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Debian GNU/kFreeBSD Gets Ready For FreeBSD 9.0

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  • curaga
    replied
    And that's a good thing. (kfreebsd or no default systemd, interpret as you wish)

    Leave a comment:


  • kraftman
    replied
    Originally posted by Sidicas View Post
    Where's your sources for the 7 years for Debian to adopt systemd when it's already in Debian testing and the initial release of systemd was only a year ago?
    If they won't drop kfreebsd then they won't be able to switch to systemd. I'm talking about making it default. I think Yogi_berra means the same.

    Leave a comment:


  • Sidicas
    replied
    Originally posted by yogi_berra View Post
    From the 6 minute boot time. Oh and give yourself a pat on the back for not reading what I said, it was clear that I was not talking about Debian's boot time.
    Give yourself a pat on the back for pulling numbers out of your rear and not citing any sources... Where's your sources for the 7 years for Debian to adopt systemd when it's already in Debian testing and the initial release of systemd was only a year ago? ...and where's your sources for this mythical 6 minute boot time problem?

    I try not to feed the trolls, but claims like that need to be backed up, or they keep getting exaggerated and can damage the reputation of FOSS in general...

    Leave a comment:


  • yogi_berra
    replied
    Originally posted by Sidicas View Post
    Where do you get 6 minute boot time from?
    From the 6 minute boot time. Oh and give yourself a pat on the back for not reading what I said, it was clear that I was not talking about Debian's boot time.

    Leave a comment:


  • Goderic
    replied
    Originally posted by Sidicas View Post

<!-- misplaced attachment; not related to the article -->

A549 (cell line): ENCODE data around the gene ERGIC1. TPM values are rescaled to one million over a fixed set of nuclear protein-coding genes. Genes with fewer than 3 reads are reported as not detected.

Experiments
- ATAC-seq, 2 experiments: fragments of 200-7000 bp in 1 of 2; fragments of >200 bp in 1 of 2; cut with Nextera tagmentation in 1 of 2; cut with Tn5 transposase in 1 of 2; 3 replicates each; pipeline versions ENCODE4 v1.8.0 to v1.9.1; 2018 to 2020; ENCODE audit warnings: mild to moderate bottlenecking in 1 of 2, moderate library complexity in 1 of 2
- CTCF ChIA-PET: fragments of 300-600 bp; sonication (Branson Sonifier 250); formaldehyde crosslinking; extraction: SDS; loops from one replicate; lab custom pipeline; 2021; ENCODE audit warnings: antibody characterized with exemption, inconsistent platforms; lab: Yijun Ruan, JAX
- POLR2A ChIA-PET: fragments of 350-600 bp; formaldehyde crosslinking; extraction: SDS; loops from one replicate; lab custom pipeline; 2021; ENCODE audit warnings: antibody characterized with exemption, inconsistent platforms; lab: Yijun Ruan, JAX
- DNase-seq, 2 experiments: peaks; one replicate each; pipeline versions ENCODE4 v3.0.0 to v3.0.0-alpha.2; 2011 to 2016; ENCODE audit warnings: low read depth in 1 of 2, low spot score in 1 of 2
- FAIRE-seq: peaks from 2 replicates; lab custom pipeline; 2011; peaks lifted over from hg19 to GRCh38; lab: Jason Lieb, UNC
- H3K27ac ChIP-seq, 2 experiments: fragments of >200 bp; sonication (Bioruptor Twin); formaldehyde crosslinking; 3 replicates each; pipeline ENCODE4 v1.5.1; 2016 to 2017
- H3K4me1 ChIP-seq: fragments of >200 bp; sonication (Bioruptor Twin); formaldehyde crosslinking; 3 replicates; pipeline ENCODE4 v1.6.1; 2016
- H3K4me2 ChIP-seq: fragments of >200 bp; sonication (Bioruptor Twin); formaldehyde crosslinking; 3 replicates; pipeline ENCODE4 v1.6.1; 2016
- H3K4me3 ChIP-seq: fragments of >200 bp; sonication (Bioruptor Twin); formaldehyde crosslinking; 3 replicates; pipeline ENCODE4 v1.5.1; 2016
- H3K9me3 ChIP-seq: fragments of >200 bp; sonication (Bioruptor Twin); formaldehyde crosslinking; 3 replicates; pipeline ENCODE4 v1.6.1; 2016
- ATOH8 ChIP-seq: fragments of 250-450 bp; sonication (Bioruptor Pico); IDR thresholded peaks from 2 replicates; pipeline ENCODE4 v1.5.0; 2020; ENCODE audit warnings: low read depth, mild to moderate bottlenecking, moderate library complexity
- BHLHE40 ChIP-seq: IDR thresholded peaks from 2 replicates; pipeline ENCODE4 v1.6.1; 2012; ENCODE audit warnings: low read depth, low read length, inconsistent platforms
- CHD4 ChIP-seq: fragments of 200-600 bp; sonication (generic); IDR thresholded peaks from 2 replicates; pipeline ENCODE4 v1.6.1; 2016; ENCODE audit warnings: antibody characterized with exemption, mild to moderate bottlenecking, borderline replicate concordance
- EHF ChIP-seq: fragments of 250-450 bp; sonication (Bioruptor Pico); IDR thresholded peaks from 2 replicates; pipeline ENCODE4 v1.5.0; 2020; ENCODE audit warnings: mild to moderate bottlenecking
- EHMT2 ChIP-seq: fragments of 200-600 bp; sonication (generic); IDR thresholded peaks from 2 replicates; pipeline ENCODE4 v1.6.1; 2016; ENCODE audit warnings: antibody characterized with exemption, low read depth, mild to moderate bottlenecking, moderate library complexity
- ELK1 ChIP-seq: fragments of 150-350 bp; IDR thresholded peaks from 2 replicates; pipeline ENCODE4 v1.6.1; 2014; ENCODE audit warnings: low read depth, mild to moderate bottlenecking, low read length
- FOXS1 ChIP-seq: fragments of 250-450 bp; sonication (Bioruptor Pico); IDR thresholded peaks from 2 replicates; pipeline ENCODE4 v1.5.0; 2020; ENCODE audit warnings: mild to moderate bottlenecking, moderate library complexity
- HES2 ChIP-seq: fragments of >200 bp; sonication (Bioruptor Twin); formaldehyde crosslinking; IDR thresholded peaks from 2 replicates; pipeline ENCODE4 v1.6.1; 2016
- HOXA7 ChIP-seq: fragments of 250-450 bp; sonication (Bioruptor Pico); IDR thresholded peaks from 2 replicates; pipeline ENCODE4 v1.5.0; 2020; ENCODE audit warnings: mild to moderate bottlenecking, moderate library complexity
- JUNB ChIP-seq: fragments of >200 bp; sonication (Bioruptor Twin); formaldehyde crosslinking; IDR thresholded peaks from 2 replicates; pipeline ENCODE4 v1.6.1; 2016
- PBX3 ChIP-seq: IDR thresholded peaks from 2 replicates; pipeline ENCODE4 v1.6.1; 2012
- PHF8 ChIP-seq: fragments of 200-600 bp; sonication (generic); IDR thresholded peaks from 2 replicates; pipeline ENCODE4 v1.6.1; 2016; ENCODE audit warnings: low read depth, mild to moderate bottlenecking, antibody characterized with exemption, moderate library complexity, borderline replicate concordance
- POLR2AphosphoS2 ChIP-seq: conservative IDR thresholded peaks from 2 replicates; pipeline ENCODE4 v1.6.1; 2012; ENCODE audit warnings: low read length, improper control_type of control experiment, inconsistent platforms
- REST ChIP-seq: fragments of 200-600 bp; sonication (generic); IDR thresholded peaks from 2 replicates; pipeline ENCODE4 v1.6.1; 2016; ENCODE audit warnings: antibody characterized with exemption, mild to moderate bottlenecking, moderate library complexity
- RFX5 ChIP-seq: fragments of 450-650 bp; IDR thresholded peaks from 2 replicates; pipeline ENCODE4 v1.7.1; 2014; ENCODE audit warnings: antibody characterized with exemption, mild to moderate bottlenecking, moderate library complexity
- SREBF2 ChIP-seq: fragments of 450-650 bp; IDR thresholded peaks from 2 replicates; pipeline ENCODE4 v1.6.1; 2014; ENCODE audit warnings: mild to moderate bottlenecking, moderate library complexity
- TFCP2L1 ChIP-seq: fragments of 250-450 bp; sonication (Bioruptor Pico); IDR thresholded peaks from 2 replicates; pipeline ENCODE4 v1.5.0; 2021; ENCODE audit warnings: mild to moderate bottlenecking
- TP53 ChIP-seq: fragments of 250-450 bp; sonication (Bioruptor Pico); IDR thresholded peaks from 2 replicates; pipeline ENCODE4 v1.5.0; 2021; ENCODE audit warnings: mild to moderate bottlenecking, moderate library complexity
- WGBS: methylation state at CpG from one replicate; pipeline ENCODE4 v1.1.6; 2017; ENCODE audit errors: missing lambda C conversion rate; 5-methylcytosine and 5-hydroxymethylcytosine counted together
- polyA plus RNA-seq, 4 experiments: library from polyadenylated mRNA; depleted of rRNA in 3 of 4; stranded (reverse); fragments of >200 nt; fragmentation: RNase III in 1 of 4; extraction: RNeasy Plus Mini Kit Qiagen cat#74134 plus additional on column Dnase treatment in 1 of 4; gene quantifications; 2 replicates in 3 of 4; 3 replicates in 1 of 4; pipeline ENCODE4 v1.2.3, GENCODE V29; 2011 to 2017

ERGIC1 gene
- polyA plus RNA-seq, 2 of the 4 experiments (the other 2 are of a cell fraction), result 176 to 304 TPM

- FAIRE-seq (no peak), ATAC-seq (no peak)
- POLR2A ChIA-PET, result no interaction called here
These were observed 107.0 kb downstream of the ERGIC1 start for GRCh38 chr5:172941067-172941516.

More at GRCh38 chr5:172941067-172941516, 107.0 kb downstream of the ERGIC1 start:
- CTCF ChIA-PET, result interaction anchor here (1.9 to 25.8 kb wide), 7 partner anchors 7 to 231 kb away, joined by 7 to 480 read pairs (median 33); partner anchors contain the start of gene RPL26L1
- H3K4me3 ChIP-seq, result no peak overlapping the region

I'm still trying to figure out why people are even running FreeBSD any more...

    I mean, having a Debian GNU/HURD I could understand.. But it seems to me that offering another monolithic kernel written in C as an alternative to a monolithic kernel written in C seems a bit redundant.
    Why? There are like tens of million things that have tons of very similar alternatives, and yet they live (happily) next to each other. Why would it be a problem for a kernel/OS?


    More practical answer: ZFS, Dtrace, preferring BSD license over GPL, ...

    Leave a comment:


  • kraftman
    replied
    Originally posted by Sidicas View Post
    7 years? It's already in Debian testing and will be in Debian stable at the end of 2012... Where do you get 7 years from?
    If Debian won't stop trying to be multi OS then I doubt if it will be possible for them to switch to systemd.

    Leave a comment:


  • Sidicas
    replied
    Originally posted by yogi_berra View Post
    Yep, 7 years. It took Debian 7 years to be able to install a 32 bit application in a 64 bit environment,
    Why would you install a 32-bit application in a 64-bit environment? Just recompile it to be 64-bit... I've never hear of it taking 7 years to be able to install 32-bit apps in a 64-bit environment, you just install the ia32-libs and you should have everything.. ia32-libs has been there in the 64-bit environment for ages..

    Originally posted by yogi_berra View Post
    why wouldn't it take them 7 years to re-invent the wheel that was re-invented by Red Hat to solve their 6 minute boot time?
    Where do you get 6 minute boot time from? A typical Debian install is a lot leaner than the overwhelming majority of other distros out there. My 5 year old single-core 2.0 Ghz Pentium-M Laptop boots in <1 minute to a KDE desktop with Amarok and a web browser opened at startup not to mention the animated GRUB boot splash....and it's got a 5400RPM hard drive.
    Last edited by Sidicas; 10 December 2011, 12:31 AM.

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  • yogi_berra
    replied
    Originally posted by Sidicas View Post
    7 years? It's already in Debian testing and will be in Debian stable at the end of 2012... Where do you get 7 years from?
    Yep, 7 years. It took Debian 7 years to be able to install a 32 bit application in a 64 bit environment, why wouldn't it take them 7 years to re-invent the wheel that was re-invented by Red Hat to solve their 6 minute boot time?

    Leave a comment:


  • Sidicas
    replied
    Originally posted by yogi_berra View Post
    That's alright, Debian will reinvent systemd in 7 years and act like it is new.
    7 years? It's already in Debian testing and will be in Debian stable at the end of 2012... Where do you get 7 years from?

    Leave a comment:


  • yogi_berra
    replied
    Originally posted by kraftman View Post
    Some may loose their motivation when everyone will use systemd except Debian.
    That's alright, Debian will reinvent systemd in 7 years and act like it is new.

    Leave a comment:

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